what do you think the voltage in cct B will be at point 2
what do you think the voltage in cct C will be at point 3 and point 4 (Vout)

imagine in cct C the first resistor @ 0.5 Ohms is the transistor junction resistance

explain why you will get the voltage readings you do

Dave

davenn
Gold Member

I'm enjoying the session :), as you're not so much testing my knowledge, but my ability, or lack thereof of being able to teach ;) that is to be able to clearly get across an idea to some one. nothing like a good challenge :)

Dave

davenn
Gold Member
I don't see why nobody else can see what it is that I don't understand here. I know Ohm's law. My point is, when the transistor is on, current flows from the +6V terminal from way up top right? It flows through C-E, right? Dropping just a little across C-E. So if it started at +6V relative to ground and then it loses just a little bit across C-E, then that means at E, the voltage is still close to 6V relative to ground. That means that the voltage is still HIGH at point E relative to ground. So I am thinking that if we stick our voltmeter at E and ground we see HIGH voltage.

ok another way.....

look at this cct in ref to the above quote from you.... WITH transistor turned off.....
negative lead of meter on 0V line from battery... now with positive lead of meter, measure the voltage at Vout 1 through to Vout 5 what are you going to read ?

and why ?

WITH transistor turned on.....
negative lead of meter on 0V line from battery... now with positive lead of meter, measure the voltage at Vout 1 through to Vout 5 what are you going to read ?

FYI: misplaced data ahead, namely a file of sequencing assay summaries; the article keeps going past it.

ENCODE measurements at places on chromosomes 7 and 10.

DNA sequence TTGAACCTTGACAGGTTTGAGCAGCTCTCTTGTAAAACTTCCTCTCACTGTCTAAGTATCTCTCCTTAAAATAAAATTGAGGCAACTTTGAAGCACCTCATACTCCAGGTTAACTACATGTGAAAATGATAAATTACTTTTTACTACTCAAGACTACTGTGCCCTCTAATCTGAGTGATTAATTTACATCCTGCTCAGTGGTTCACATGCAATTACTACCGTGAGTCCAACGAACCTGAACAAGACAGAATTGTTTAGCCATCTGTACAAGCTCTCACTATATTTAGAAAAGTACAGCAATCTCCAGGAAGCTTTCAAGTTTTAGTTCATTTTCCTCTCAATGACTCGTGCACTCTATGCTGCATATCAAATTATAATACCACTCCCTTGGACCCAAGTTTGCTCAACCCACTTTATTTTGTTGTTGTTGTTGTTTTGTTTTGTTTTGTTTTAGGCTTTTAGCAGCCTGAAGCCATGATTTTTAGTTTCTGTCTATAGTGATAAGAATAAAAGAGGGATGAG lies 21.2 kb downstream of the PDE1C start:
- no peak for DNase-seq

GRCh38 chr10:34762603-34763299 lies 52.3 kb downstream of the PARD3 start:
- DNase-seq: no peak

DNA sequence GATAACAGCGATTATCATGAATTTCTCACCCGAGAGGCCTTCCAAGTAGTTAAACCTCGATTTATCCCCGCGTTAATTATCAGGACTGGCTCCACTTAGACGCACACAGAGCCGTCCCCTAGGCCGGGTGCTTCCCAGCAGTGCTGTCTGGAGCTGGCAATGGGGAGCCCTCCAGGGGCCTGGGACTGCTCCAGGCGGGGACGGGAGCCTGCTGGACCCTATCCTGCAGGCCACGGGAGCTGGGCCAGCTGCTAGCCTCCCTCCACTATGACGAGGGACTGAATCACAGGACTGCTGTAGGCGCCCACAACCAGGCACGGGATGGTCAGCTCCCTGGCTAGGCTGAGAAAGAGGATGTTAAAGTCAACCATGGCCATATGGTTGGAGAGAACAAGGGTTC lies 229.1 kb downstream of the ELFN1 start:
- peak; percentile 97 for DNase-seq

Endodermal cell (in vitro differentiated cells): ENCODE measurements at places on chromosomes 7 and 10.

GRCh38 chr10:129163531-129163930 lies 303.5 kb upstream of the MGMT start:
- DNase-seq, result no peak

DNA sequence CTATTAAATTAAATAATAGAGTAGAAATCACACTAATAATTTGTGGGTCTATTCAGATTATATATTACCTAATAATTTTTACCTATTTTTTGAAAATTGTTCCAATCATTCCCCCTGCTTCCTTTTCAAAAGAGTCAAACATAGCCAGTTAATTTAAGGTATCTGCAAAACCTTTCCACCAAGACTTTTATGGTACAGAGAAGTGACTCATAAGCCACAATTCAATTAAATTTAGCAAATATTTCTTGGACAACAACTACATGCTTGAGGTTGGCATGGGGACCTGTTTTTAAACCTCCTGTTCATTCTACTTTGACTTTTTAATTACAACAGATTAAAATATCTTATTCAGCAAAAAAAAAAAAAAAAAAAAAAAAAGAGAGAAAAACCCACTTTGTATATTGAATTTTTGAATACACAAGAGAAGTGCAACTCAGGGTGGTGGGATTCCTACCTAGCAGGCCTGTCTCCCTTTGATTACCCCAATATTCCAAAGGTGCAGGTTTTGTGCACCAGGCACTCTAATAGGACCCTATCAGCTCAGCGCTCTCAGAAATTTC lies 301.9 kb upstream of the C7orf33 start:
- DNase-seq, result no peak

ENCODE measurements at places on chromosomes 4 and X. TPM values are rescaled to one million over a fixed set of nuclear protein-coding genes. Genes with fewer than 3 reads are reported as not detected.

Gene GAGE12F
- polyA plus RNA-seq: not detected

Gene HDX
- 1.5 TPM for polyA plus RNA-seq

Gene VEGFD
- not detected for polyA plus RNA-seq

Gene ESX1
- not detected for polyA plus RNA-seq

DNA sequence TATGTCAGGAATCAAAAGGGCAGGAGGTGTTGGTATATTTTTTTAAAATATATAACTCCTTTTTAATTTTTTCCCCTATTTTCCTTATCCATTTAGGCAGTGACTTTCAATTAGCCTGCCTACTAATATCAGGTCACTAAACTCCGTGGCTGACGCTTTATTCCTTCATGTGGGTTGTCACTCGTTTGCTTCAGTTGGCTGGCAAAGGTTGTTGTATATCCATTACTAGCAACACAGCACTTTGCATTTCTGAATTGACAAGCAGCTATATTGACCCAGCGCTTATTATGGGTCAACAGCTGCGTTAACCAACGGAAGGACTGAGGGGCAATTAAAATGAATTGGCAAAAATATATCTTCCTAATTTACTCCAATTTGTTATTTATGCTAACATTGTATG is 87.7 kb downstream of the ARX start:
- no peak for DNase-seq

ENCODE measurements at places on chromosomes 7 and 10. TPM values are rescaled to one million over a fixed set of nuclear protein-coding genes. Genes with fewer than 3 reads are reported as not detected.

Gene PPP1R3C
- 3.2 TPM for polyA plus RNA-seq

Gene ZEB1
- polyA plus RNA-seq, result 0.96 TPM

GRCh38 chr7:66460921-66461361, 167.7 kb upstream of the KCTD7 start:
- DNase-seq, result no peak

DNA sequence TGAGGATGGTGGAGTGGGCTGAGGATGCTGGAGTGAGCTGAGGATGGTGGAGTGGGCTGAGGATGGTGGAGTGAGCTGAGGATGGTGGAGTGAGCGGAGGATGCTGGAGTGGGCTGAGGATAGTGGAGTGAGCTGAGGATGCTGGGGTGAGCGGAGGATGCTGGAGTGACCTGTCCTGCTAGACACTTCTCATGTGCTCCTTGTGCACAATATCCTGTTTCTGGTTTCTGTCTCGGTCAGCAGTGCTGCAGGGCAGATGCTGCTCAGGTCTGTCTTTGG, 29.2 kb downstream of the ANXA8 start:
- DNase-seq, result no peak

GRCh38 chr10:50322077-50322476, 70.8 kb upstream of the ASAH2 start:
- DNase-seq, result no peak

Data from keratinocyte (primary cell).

and Why ?

Dave

vk6kro
I don't see why nobody else can see what it is that I don't understand here. I know Ohm's law. My point is, when the transistor is on, current flows from the +6V terminal from way up top right? It flows through C-E, right? Dropping just a little across C-E. So if it started at +6V relative to ground and then it loses just a little bit across C-E, then that means at E, the voltage is still close to 6V relative to ground. That means that the voltage is still HIGH at point E relative to ground. So I am thinking that if we stick our voltmeter at E and ground we see HIGH voltage.

Or is it that the "ground" is the ground only by virtue of the fact that the resistor IS there to drop the voltage to something sufficiently low enough that we can call it the ground?

You have one lead of your multimeter on the ground and one lead on E. In between these, you propose placing a piece of wire with a very low resistance.
Now, the only way this can have a voltage across it is to send a very large current through it.
This is Ohms Law.

And a very large current is not available. The current from the emitter will be at most about 50 mA if the transistor has a gain of 100. This is another reason the transistor is not like a mechanical switch. The current is controlled.